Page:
When you get hurt at work because a safety protocol wasn't followed or because a coworker was being unsafe, you are likely going to be entitled to workers' compensation. You may have slipped on wet floors and hit your head or been the victim of serious lacerations due to a missing guard on a cutting machine. Whatever happened, whether it was partially your error or not, you can still receive compensation for your injuries in the workplace.
Workers' compensation is a state-mandated program, which means each state's program is a little different. Federal laws do protect workers as well, so while states may vary, there is some consistency. The federal government has its own kind of workers' compensation for federal workers, like those working at federally funded park systems or libraries, but most people will be looking for workers' compensation that is provided by their state of residency.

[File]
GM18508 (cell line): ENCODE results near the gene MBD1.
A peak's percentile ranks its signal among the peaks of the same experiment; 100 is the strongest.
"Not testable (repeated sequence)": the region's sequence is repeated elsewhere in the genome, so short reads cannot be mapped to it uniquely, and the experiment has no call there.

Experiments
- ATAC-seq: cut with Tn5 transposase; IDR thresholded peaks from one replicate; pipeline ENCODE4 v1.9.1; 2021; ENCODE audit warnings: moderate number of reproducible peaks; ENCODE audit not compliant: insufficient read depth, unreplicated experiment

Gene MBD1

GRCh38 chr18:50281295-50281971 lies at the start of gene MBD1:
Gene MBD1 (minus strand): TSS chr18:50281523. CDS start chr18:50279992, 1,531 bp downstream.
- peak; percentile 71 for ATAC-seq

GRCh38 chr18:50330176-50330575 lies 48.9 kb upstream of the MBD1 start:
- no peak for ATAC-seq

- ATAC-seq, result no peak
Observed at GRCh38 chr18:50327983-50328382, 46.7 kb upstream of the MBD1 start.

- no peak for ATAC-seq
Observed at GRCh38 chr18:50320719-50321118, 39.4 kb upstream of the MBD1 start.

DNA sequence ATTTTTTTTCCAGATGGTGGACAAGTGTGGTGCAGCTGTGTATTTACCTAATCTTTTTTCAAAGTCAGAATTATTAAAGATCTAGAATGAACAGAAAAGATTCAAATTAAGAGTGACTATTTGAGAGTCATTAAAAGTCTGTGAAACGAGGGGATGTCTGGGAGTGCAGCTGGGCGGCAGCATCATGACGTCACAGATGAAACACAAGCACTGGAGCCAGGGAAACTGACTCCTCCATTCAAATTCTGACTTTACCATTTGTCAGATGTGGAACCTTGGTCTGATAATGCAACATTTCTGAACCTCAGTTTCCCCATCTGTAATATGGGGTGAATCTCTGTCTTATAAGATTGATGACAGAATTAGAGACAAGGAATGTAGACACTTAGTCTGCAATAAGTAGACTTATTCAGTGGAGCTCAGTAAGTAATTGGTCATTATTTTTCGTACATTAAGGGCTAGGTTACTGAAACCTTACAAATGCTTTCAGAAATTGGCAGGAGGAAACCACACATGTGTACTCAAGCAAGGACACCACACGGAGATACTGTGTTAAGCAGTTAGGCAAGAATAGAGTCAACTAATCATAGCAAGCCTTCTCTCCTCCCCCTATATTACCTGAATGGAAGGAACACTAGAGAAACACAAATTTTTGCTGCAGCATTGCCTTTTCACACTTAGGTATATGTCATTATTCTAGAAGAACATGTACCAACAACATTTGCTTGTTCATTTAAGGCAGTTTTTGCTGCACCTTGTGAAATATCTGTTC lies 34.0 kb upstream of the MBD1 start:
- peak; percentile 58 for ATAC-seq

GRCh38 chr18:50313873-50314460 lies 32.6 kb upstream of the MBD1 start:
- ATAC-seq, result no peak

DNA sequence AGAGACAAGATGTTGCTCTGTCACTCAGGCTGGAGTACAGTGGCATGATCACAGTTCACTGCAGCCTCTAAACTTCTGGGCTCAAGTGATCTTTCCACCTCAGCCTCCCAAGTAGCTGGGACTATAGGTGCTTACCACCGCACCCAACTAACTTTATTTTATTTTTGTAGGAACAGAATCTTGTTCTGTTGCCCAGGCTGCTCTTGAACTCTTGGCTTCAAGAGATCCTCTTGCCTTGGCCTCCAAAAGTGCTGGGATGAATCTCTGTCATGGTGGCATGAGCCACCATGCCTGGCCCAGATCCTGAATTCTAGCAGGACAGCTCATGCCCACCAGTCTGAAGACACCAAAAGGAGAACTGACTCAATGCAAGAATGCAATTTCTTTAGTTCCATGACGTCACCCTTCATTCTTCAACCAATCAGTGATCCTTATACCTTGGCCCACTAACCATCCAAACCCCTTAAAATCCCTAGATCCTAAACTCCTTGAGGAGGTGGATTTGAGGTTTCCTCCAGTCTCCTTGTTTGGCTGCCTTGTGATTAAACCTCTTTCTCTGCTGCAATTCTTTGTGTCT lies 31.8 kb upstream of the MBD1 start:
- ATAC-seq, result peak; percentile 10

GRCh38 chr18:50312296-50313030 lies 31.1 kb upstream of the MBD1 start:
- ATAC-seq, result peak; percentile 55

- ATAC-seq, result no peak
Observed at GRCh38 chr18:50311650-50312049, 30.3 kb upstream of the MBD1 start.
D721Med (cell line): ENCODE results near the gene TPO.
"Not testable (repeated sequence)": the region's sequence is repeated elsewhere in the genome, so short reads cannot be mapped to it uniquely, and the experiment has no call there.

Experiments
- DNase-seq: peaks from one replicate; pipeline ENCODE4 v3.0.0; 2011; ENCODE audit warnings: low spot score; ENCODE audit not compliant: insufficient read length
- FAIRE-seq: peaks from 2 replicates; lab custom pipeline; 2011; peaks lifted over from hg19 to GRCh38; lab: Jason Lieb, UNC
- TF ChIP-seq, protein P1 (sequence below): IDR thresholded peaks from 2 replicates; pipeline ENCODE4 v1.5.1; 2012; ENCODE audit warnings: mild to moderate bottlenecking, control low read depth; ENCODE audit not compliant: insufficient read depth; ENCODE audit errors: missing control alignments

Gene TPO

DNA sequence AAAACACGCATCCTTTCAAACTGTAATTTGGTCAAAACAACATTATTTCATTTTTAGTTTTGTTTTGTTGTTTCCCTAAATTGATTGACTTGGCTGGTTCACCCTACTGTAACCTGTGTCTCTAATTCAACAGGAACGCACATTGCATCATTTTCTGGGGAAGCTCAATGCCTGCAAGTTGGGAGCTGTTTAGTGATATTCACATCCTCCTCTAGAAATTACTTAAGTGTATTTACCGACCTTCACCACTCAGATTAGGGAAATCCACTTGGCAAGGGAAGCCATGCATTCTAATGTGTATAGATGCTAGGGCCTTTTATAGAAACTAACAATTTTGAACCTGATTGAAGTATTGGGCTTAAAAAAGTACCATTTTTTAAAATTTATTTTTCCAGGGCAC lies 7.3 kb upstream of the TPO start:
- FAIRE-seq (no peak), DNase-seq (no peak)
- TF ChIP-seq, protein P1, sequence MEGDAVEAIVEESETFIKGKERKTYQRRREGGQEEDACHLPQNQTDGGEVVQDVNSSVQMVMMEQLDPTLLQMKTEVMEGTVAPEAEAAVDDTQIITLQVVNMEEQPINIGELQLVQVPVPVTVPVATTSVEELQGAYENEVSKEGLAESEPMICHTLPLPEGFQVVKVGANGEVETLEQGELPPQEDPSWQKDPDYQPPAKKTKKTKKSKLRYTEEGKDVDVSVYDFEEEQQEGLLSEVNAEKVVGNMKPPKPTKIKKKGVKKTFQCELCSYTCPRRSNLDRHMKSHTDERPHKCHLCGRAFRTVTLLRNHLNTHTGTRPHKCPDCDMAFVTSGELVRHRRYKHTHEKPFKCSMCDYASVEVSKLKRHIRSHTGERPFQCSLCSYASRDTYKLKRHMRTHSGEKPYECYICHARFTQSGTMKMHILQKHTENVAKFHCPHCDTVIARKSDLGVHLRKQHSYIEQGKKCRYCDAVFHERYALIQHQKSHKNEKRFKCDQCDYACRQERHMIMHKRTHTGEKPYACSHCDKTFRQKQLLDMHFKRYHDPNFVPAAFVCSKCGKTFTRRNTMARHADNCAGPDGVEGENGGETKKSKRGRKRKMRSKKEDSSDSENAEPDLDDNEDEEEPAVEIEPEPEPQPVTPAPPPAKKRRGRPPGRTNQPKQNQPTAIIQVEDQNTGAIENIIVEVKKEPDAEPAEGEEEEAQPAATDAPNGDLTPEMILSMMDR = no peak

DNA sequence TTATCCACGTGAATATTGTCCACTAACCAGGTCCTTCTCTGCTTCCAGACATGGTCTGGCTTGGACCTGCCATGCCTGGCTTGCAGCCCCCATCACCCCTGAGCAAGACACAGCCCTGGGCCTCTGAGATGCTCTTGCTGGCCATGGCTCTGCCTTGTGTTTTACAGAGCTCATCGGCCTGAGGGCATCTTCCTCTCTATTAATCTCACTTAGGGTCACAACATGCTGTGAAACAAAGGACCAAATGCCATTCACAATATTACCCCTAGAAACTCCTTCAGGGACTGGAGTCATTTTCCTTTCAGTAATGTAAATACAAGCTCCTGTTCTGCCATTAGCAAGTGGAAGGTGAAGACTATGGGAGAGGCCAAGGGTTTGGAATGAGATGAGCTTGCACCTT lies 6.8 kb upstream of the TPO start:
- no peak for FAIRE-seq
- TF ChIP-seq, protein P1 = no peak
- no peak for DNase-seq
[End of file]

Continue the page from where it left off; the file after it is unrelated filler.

In most situations, you'll be able to claim compensation even if your injury was a result of your own error. Workers' compensation can be thought of as insurance more than as if you were to sue your employer. In fact, if you take a workers' compensation payment, it protects your employer from being sued by you.
Your employer could also have private insurance, so you should ask about this before you start at your job. Private insurance can be as good as workers' compensation, but you may need to have different information on hand to make a claim. Your employer should always give you information about the plan or workers' compensation insurance that he or she has, so you know what to do if you're injured.
Source: FindLaw, "Workers' Comp Benefits Explained," accessed April. 29, 2015